Derek Thompson at the Atlantic blog argues that unpaid internships are immoral. His case? The essence of it is that because the employer gets valuable services, the employer should pay for them. Of course, the employer does pay for them, if not in money, then in the form of training and work experience. But that doesn’t satisfy Mr. Thompson. The following toward the end of his post summarizes a big part of his case:

The broader effects of unpaid internships are (a) a tendency for employers to take advantage of young labor by offering the currency of experience in lieu of actual currency, and (b) a widening of the social inequality gap as lower-income students are implicitly barred from this so-called “educational” experience, which is their gateway to full-employment in the field of their choosing.

So his basic argument is that because lower-income students are at a disadvantage in that competition because they need to make money during the summer, that form of contract is immoral. Most of his argument is about why unpaid internships are immoral, not about why they should be illegal. But he seems to imply the latter. After admitting that unpaid internships are mutually beneficial for both sides, he writes:

But not every mutually beneficial relationship should be legal, and not every one is. An easy example is: It is mutually beneficial for a 17-year old to offer money to a bartender in exchange for a vodka shot, but we have collectively decided that this sort of thing ought not to happen, because we don’t want to live with its broader effects.

So Mr. Thompson seems to be getting at the idea that unpaid internships should be illegal too.

He’s right that students from lower-incomes are at a disadvantage. I was one of those. As far as I knew, unpaid internships weren’t even around, or at least weren’t common, when I was an undergrad between 1967 and 1970. But even if they had been, I wouldn’t have taken one because I needed to make money every summer.

But I wouldn’t have regarded it as immoral for kids from higher-income families to work for free for employers who wanted their services. And I certainly wouldn’t have wanted a government to threaten people with fines and, ultimately, harsher penalties, for having unpaid interns.

Mr. Thompson says that if “internships are indistinguishable from education,” then it’s “perfectly permissible that they be unpaid.” It seems as if we’re getting somewhere. It seems that it would follow that if they’re better than education, then for sure it’s permissible that they be unpaid. But after admitting that some internships are better than college, he writes, “that’s not a good reason to deny millions of workers salaries just because they’re young.” That’s confused thinking. The argument he was addressing was whether it’s permissible not to pay because of internships’ educational value. But then he switches reasons in mid-sentence, saying that it’s “just because they’re young.” But it wasn’t just because they’re young. It was because employers are getting something in return.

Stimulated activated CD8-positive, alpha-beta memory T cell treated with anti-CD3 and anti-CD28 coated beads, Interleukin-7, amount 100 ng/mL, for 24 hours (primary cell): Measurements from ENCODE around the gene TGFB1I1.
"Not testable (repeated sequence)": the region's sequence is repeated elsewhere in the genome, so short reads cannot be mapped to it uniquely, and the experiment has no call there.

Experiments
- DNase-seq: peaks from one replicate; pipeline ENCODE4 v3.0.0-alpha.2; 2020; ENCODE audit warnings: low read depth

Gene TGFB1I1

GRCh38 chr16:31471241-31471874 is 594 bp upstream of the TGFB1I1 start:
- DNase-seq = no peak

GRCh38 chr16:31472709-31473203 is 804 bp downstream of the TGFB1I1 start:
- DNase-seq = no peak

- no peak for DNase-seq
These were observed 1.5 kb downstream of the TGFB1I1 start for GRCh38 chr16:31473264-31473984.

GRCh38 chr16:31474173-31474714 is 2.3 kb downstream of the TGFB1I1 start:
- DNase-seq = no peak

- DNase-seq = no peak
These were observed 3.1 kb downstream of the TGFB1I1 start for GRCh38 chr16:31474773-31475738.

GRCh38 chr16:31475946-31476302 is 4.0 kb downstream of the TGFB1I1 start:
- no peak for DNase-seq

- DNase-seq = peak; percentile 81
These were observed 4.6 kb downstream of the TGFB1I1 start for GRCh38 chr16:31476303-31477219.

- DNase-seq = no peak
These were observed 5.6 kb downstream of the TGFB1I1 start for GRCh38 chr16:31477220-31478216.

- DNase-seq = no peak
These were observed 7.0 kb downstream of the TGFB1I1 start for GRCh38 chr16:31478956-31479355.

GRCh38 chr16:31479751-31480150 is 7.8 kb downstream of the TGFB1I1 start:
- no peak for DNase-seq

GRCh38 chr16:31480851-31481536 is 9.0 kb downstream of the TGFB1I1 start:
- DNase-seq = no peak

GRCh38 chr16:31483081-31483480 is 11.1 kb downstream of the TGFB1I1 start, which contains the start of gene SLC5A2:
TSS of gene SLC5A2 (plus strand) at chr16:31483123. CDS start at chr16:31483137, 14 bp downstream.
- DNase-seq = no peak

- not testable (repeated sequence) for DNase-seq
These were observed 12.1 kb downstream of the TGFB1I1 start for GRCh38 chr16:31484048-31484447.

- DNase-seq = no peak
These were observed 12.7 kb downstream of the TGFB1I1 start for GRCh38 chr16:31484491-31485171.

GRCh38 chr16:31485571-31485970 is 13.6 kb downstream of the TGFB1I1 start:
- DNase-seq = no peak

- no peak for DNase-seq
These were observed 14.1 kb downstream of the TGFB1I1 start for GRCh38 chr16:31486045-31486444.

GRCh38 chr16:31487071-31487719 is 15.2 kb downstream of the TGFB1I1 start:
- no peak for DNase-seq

A little economics would have gone a long way in helping Mr. Thompson, who, according to the bio on the Atlantic web site, “oversees business coverage for the website.” Consider this excerpt from his case:

Plenty of entry-level positions better prepare people for work than college. If it is relevant that an unpaid internship is “useful”, does it follow that only useless internships should have salaries? Of course not. Utility and salary have nothing to do with one another.

Actually, utility and salary have a great deal to do with each other, as economists from Adam Smith on have pointed out. The more disutility there is on a job, then, all other things equal, the higher the pay on that job. Economists call this difference in pay a “compensating differential.” Here’s what Adam Smith wrote on the issue in The Wealth of Nations:

First, The wages of labour vary with the ease or hardship, the cleanliness or dirtiness, the honourableness or dishonourableness of the employment. Thus in most places, take the year round, a journeyman taylor earns less than a journeyman weaver. His work is much easier. A journeyman weaver earns less than a journeyman smith. His work is not always easier, but it is much cleanlier. A journeyman blacksmith, though an artificer, seldom earns so much in twelve hours as a collier, who is only a labourer, does in eight. His work is not quite so dirty, is less dangerous, and is carried on in day-light, and above ground. Honour makes a great part of the reward of all honourable professions. I.10.5

What’s missing from Mr. Thompson’s reasoning is the concept of equilibrium. There’s a reason that some jobs pay the minimum wage or more and other jobs pay zero. It has to do with the pluses and minuses of the job (from the worker’s viewpoint) and the pluses and minuses of the worker (from the employer’s viewpoint). The price (wage) is what equates the amount of labor supplied and the amount of labor demanded.

Is there a way around this so that more young people from low-income families could find internships? Yes. Allow them to be paid internships but allow the pay to be somewhere between 0 and the minimum wage. As I wrote in 2011, “The government is saying, in effect, you may pay $7.25 an hour or more or you may pay 0 an hour but don’t let me catch you paying more than 0 and less than $7.25.”

If an internship paid, say, $4.00 an hour, then some kids from lower-income families could more easily afford to take such jobs. That would solve some of the problem that Mr. Thompson identifies. But it would do so with a reduction in coercion, not the added coercion that he seems to advocate.

UPDATE: Belated HT to Ken B.